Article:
Yorkshire coal plant to close with loss of 130 jobs

Guardian Energy

Eggborough's failure to get capacity market contract proved final straw for power station Fri 2 Feb 2018 05.25 EST Last modified on Fri 2 Feb 2018 09.13 EST A major coal power station in Yorkshire will close at the end of September after it failed to secure a government subsidy to provide backup power next winter. Losing out on a capacity market contract sounded the death knell for Eggborough, which supplies power to 2m homes and employs around 170 people, about 130 of whom are expected to be laid off. Around 40 will be kept on for decommissioning and demolition. "Already on the ropes, Eggborough missing out on a capacity market contract was the final straw for this once-great power station," said Jonathan Marshall, energy analyst at the ECIU thinktank. The plant is run by Czech power firm EPH, which bought two of British Gas owner Centrica's large gas plants last year, and also owns an old power coal plant in Northumberland which it is converting to burn wood.

Two Words: Driverless Boats

Huffington Post

Without a crew on board, a cargo ship could run on 10 to 15 percent less fuel and cut its carbon emissions by a similar percentage, according to Oskar Levander, vice president for innovation at Rolls Royce, which is developing autonomous ships with researchers at VTT Technical Research Centre of Finland. "The primary benefits of remote and autonomous vessels will be improved efficiency and safety," Levander told the blog Climate Home. Driverless cargo ships, by contrast, would be responsible mostly for steaming across the ocean, docking, loading or unloading cargo, then steaming on to the next port. And Rolls Royce says its researchers are perfecting the technologies needed to remotely steer ships through the high seas.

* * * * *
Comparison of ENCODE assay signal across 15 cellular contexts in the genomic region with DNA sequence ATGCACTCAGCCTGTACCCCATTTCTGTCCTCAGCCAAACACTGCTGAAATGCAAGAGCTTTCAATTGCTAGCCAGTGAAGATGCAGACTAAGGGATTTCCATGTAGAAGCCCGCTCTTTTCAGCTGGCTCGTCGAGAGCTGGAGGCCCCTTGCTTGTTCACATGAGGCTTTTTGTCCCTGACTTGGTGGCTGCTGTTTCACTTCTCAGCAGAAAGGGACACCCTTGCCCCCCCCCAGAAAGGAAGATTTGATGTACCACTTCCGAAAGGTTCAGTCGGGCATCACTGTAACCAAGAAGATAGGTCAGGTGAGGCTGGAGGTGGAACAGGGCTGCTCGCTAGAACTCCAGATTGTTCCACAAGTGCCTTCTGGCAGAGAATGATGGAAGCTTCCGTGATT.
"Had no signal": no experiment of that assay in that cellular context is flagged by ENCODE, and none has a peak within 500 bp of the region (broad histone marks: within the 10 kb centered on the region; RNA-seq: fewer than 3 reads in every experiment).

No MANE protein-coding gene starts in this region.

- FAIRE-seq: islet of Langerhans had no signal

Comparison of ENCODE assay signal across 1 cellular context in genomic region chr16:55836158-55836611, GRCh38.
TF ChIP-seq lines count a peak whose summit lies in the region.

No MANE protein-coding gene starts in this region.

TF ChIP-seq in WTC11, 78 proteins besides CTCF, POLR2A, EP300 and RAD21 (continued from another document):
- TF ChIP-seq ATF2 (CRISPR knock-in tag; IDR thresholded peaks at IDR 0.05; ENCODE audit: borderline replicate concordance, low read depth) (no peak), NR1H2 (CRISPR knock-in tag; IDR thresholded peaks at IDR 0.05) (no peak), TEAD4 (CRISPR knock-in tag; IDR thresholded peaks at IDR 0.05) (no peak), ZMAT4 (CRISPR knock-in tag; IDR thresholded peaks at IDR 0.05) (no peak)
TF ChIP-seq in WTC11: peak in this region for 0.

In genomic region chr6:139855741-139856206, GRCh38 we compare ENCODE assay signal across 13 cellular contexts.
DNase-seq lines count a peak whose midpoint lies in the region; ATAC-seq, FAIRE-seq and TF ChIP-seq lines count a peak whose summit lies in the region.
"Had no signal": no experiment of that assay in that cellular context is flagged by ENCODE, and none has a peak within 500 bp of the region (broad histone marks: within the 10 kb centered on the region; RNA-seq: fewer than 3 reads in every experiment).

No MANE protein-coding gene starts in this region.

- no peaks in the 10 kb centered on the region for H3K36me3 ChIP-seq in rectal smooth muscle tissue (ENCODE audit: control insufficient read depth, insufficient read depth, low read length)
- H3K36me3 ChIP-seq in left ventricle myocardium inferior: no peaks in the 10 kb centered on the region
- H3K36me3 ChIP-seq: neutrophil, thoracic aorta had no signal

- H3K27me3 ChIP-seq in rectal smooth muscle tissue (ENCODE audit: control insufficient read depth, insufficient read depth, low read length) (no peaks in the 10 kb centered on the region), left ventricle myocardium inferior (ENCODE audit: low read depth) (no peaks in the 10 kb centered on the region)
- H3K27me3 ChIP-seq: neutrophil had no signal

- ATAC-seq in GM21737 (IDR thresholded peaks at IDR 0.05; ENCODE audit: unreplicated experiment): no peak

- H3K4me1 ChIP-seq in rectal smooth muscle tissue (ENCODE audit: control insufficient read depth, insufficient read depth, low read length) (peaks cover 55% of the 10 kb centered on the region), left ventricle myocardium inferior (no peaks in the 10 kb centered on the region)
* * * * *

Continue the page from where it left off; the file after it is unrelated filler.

Hybrid system could cut coal-plant emissions in half

MIT News

The key is combining into a single system two well-known technologies: coal gasification and fuel cells. The heat leads to chemical reactions that release gases from the coal particles -- mainly carbon monoxide and hydrogen, both of which can produce electricity in a solid oxide fuel cell. In the fuel cell, a membrane separates the carbon monoxide and hydrogen from the oxygen, promoting an electrochemical reaction that generates electricity without burning the fuel. In comparison, the proposed combined gasification and fuel cell system could achieve efficiencies as high as 55 to 60 percent, Ong says, according to the simulations.